I hadn't put a lot of thought into the death penalty until I was lying on a sidewalk on Boylston Street two years ago. There, then, I believed that I was going to die and that my husband was already dead. But we're still alive. I lost my leg below the knee; both of his legs were wounded. We are lucky.
When I woke up in the hospital, I decided not to use the name of the person on trial for the crimes against the two of us and more than 260 other people, including four murder victims, one of whom was 8 years old. Part of posttraumatic stress disorder is the feeling of losing control: one minute you're holding your husband's hand in beautiful, sunny Boston; the next, your life is changed forever. The killer never wanted to learn my name, so why should I learn his?
And I also decided early on that the death penalty was the verdict that I wanted for him. I believe in my heart of hearts that he knew exactly what he was doing the moment before he did it, and possibly months before that. Among other horrific charges, he used a weapon of mass destruction to intentionally harm and kill people.
You can't use a weapon of mass destruction in the United States and not think that if you succeed, you're going to face a federal jury and the possibility of the death penalty.
It must have been nice for him to be surrounded by a courtroom full of people fighting about whether he should live or die. None of us in Boston that day had such a luxury.
I testified in the penalty phase of the trial. When I was leaving the stand, I looked up and realized how close I was to him. I stood there and thought to myself, I wonder if he's scared. I wonder if he's scared that I'm this close. There didn't seem to be security covering him. Nobody budged. Maybe it's because of my tiny little arms that they didn't think I could do much. I certainly know I really wanted to.
But I stood there. I stood there for myself, and I stood there for the survivor community, and I stood there for my husband, and I stood there for my left leg. Since that moment I feel like there's a bit of closure for me. I'm never going to have to see him again.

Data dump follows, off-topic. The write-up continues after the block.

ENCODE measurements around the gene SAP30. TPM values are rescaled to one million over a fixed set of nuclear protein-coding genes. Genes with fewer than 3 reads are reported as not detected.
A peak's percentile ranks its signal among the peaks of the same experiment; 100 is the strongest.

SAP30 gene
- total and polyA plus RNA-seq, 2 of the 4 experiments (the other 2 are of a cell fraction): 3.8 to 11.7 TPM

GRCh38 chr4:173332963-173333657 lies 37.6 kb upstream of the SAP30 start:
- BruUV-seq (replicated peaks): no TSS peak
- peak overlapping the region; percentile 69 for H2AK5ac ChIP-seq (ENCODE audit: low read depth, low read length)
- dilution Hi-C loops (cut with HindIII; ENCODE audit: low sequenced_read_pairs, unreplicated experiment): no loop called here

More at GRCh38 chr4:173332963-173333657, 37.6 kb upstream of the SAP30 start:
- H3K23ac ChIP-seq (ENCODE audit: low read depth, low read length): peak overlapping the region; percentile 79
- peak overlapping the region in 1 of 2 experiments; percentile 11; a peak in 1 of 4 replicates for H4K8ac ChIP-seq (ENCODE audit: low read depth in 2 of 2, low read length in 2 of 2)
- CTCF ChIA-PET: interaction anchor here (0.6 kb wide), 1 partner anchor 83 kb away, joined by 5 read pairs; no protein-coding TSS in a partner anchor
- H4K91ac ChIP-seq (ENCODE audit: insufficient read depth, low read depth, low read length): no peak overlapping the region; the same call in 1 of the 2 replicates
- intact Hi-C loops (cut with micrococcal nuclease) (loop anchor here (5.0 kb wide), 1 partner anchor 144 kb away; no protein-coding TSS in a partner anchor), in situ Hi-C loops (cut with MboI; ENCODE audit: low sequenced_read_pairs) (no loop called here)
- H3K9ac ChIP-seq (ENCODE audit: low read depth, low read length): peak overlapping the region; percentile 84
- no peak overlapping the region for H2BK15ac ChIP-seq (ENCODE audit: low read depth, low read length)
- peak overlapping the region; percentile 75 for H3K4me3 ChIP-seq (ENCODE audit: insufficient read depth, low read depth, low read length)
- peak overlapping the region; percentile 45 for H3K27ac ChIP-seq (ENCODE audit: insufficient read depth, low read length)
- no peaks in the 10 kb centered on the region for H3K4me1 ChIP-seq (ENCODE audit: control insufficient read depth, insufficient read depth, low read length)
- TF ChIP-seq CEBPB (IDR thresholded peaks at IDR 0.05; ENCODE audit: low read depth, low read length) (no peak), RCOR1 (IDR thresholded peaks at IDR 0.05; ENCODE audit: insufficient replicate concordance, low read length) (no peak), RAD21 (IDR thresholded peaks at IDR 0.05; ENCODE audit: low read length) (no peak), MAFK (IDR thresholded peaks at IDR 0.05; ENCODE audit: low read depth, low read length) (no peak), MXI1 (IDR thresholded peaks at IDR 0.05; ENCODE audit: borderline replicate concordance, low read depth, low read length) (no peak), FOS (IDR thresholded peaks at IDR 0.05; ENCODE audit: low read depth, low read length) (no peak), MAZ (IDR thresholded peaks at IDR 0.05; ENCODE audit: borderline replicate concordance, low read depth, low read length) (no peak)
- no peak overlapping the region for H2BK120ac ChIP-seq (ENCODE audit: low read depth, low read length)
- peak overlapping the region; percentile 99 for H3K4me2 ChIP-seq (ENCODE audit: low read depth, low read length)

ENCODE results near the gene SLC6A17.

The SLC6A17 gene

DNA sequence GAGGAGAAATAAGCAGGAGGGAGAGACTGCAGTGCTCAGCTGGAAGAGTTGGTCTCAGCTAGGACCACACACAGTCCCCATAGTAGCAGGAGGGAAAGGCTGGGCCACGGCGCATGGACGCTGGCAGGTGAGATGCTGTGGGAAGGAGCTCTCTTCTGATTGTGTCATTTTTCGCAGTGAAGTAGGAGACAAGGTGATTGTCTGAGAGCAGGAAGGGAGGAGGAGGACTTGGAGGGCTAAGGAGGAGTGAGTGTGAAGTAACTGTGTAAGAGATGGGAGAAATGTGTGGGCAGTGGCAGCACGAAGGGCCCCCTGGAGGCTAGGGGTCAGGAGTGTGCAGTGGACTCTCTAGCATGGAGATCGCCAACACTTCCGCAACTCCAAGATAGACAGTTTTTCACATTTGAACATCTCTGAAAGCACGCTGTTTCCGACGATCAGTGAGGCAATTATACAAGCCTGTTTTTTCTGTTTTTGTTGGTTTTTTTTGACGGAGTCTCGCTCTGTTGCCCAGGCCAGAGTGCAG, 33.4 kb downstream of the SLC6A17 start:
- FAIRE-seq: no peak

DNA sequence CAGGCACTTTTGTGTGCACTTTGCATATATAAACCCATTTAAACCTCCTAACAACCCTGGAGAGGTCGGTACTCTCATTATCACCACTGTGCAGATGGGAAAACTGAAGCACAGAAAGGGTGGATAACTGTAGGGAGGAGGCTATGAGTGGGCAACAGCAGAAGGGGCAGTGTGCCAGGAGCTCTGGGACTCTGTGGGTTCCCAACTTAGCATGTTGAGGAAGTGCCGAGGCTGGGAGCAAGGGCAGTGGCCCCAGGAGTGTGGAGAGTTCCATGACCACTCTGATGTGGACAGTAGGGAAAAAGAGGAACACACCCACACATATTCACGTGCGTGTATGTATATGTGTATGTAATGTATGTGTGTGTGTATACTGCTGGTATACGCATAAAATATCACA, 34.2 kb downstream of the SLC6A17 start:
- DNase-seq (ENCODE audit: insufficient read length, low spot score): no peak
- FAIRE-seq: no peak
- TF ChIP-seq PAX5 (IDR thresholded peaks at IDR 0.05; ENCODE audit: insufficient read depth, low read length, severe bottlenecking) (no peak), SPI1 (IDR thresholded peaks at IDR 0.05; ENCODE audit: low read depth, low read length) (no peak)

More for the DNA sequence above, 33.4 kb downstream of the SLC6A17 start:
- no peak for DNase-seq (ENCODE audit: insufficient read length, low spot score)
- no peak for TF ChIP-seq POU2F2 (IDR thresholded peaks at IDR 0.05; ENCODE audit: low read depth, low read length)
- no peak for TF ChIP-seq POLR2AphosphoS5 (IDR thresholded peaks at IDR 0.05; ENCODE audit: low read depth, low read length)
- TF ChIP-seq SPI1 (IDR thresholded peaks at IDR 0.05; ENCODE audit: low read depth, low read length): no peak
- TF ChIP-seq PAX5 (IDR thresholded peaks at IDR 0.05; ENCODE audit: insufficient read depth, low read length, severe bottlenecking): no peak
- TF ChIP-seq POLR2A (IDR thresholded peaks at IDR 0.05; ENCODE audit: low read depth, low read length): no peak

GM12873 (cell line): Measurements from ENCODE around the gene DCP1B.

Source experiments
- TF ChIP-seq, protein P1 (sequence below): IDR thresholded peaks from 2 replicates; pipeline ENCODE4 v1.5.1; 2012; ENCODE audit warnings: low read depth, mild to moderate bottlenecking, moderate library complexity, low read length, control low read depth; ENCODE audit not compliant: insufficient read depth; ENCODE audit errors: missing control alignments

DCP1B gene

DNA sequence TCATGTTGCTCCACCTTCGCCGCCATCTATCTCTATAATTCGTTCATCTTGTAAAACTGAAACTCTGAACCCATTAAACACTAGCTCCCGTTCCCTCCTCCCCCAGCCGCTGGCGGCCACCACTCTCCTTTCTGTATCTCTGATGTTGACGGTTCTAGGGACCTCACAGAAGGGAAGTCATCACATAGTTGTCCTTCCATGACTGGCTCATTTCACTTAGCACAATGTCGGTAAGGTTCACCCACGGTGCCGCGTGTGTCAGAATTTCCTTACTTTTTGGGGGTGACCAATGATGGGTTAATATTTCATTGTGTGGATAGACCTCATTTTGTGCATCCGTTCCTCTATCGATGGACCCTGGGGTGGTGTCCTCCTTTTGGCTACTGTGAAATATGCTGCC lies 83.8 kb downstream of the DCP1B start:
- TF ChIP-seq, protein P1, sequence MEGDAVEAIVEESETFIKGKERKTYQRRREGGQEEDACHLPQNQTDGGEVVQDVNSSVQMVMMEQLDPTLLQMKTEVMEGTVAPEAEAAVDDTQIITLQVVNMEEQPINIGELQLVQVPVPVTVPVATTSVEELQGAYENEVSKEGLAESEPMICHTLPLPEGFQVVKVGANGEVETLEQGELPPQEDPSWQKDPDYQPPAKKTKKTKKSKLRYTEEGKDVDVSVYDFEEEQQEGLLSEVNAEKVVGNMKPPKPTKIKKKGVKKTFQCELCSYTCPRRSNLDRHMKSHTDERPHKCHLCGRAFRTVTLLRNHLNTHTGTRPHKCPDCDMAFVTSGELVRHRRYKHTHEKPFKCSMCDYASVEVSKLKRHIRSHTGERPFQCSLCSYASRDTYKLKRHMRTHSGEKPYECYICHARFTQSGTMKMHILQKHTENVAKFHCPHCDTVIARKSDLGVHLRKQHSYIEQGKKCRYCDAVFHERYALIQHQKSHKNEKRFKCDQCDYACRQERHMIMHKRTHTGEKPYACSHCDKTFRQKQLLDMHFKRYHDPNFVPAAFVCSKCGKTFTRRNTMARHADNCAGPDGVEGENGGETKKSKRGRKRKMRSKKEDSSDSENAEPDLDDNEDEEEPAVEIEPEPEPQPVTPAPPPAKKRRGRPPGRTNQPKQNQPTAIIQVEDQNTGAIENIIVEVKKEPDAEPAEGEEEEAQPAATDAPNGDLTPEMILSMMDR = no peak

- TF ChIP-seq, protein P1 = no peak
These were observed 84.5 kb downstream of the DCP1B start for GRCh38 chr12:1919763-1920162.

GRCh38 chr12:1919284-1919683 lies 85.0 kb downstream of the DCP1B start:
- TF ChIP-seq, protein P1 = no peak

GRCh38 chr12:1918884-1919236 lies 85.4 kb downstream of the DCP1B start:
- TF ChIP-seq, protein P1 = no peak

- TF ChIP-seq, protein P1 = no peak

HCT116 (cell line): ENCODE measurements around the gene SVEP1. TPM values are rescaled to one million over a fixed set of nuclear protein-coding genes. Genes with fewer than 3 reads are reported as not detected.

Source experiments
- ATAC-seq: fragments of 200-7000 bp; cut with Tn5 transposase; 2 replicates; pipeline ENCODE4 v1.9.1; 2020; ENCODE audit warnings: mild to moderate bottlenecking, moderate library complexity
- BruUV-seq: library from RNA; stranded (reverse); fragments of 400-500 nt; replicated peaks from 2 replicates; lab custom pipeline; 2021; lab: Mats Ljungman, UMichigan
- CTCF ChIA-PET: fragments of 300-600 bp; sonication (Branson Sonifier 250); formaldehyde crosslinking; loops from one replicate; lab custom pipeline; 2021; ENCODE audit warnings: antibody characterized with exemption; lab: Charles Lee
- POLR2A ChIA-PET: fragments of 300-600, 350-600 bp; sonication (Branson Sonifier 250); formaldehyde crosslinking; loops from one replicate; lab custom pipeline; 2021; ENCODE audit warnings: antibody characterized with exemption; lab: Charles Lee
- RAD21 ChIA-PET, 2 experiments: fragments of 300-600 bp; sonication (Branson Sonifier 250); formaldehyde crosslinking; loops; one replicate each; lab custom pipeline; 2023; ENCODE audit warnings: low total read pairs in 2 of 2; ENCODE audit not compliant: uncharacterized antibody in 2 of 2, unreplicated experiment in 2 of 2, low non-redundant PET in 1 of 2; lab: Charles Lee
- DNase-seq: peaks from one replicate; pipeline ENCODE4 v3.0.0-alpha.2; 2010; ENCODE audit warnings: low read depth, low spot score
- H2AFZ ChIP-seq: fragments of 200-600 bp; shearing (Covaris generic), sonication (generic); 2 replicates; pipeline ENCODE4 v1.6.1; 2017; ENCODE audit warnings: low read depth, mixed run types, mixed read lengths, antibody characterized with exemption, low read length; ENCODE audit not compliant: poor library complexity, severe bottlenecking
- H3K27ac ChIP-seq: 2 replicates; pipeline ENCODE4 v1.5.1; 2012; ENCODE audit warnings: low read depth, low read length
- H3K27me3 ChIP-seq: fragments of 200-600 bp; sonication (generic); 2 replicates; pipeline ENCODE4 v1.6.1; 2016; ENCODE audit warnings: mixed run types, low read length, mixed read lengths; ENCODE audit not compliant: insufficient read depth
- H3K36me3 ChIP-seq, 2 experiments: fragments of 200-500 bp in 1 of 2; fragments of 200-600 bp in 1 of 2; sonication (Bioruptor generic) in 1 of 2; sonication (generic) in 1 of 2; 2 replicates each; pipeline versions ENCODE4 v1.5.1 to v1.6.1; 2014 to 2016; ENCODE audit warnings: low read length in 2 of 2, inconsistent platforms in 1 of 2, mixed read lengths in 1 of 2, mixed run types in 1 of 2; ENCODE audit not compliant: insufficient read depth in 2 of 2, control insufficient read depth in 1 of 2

Many in the survivor community feel like the death penalty offers a sense of justice being done. And that's what his sentence felt like to me. I hope it also brings closure to those who lost loved ones that day. There are, of course, many in the survivor community who feel that he should spend his life in prison and sit in a cell and think about what he did. I don't speak for everybody.
I hope that the death penalty in this case sets a precedent, and I hope that it's a deterrent. I hope it sends a message from Boston and America: We don't put up with terrorism or terrorists. You're not going to get a bed or a television or an occasional phone call to your family. When you take lives, yours can be taken as well.
Nobody should ever have to go through what anyone in our Boylston Street family has. If anyone else is thinking of doing something like this, I hope they look long and hard at the sentence this guy got, and decide to change their minds and get the help that they need.
Haslet-Davis is a ballroom dancer, public speaker and philanthropist